Property and Casualty Insurance Policies call for a specific form of Appraisal, “tripartite appraisal”, in which each side names an appraiser of its choice, and then the two party-appointed appraisers select the neutral Umpire of the three-panel Appraisal. Typically, each party-appointed appraiser is aligned with the party that appointed her. While parties are free to develop rules to govern the party-appointed and neutral appraisers’ behavior, most tripartite appraisals anticipate both that the party-appointed appraiser will be biased in favor of the party who appointed her and that ex parte communications between the party and her arbitrator are sometimes permissible, only if the intention to make such contacts is disclosed to the other appraisers and the parties.
Parties contract for the tripartite appraisal for a variety of reasons. If the party-appointed arbitrator is permitted to have ex-parte communications with his party’s public adjuster, critical and evaluative discussions of approach and presentations may benefit the party in developing an effective case. Moreover, during the appraisal hearing, the party-appointed appraiser may be able to ask questions and elicit answers from the witness that a less knowledgeable or experienced appraiser may overlook.
The value of a party-appointed appraiser’s contributions to the deliberative process depends in large part on the neutral umpire’s interest in that appraiser’s input. In a complex case that requires specific expertise, a party-appointed appraiser may provide the umpire with useful analysis and commentary on the issues. A neutral umpire who is unsure of the outcome may consult extensively with the party-appointed appraiser in a confidential executive session. In this scenario, a party-appointed appraiser may be quite valuable because that appraiser may be able to offer significant input that affects the outcome. A neutral umpire confident of the outcome, by contrast, may be less interested in collaboration because the neutral umpire will be fairly certain to receive at least one-panel member’s vote. (See Rogers, 2001).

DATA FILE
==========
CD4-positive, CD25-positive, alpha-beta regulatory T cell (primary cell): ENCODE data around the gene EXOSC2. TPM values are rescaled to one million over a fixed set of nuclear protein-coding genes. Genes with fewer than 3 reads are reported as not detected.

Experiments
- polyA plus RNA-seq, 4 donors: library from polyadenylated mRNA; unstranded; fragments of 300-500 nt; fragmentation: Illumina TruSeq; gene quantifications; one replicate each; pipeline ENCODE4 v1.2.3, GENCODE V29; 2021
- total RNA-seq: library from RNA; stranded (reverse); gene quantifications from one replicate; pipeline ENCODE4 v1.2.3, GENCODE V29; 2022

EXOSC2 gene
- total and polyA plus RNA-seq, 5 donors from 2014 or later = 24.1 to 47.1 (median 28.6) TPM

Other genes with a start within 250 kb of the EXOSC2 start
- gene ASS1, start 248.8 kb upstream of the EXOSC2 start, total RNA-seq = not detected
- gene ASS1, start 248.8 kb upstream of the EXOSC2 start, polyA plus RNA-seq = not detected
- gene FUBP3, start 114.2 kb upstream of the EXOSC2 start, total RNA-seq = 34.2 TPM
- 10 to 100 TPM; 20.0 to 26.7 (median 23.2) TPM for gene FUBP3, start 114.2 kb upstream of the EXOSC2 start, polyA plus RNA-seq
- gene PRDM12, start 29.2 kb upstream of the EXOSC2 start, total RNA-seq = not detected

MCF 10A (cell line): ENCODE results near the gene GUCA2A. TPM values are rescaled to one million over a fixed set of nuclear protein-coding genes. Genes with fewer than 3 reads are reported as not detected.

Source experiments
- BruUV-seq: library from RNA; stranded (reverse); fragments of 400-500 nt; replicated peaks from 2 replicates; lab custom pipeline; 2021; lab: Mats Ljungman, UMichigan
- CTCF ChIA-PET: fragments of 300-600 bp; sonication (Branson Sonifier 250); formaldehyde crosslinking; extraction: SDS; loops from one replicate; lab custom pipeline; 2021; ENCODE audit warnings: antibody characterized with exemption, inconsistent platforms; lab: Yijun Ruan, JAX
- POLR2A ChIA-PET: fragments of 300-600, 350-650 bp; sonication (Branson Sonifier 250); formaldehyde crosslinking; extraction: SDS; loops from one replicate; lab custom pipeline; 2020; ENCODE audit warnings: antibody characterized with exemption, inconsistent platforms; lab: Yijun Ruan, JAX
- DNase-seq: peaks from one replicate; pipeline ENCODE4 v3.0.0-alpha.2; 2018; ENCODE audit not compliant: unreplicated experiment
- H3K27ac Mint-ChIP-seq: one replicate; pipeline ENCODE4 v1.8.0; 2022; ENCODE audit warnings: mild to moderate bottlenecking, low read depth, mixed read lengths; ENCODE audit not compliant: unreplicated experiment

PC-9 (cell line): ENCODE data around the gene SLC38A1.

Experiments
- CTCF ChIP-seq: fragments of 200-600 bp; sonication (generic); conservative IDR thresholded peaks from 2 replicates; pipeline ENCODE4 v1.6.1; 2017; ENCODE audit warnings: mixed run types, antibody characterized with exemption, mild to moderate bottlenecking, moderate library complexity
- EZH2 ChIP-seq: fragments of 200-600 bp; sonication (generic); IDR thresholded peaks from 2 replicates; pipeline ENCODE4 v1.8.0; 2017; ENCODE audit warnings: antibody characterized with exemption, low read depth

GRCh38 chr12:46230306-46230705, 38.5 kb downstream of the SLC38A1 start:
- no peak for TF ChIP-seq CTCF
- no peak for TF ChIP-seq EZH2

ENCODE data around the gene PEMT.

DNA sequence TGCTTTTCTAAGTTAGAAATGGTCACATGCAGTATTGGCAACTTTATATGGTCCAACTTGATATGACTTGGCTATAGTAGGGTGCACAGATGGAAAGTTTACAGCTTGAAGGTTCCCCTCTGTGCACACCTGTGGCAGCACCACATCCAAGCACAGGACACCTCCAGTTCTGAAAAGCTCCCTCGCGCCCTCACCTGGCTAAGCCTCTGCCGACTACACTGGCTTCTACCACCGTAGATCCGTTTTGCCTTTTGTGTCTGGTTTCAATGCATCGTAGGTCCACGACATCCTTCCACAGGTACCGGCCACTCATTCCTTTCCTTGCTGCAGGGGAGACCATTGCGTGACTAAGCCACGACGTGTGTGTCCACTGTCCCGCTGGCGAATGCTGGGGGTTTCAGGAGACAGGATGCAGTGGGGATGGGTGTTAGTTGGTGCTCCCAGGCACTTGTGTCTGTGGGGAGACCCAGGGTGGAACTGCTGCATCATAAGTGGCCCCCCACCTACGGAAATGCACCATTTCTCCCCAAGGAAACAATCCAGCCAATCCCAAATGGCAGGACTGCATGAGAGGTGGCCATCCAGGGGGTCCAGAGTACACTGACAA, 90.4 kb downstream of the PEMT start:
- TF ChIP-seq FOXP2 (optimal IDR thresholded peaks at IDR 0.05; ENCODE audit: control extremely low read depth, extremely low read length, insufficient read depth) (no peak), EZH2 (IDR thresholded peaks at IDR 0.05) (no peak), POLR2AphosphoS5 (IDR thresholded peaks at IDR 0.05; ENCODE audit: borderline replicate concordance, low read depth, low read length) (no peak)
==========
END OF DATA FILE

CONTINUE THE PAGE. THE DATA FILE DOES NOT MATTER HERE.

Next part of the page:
A slight technical problem may arise in the appraisal, as the partisan appraisers are named in advance, and sometimes Insurance Companies or lawyers/Public Adjusters may recommend an Appraiser who has some business connection to them, as this is likely the way the party knows of the Appraiser. As a result, the partisan appraiser may even at times, be a potential witness in an Appraisal she is sitting on.
The Courts have difficulty drawing the line between proper partisanship and dishonest behavior and have little legislative or policy guidance on which to draw. While an award may be challenged for “evident partiality,” it is more likely that the provision was intended to discourage partisan behavior by the neutral Umpire than partisanship by party-appointed appraisers.
Although the line between permissible partisanship and impropriety is not distinct in policy or practice, parties that select appraisal is typically represented by Attorneys or Public Adjusters, who are repeat players in insurance appraisal and are thus quite aware of the risks associated with the process.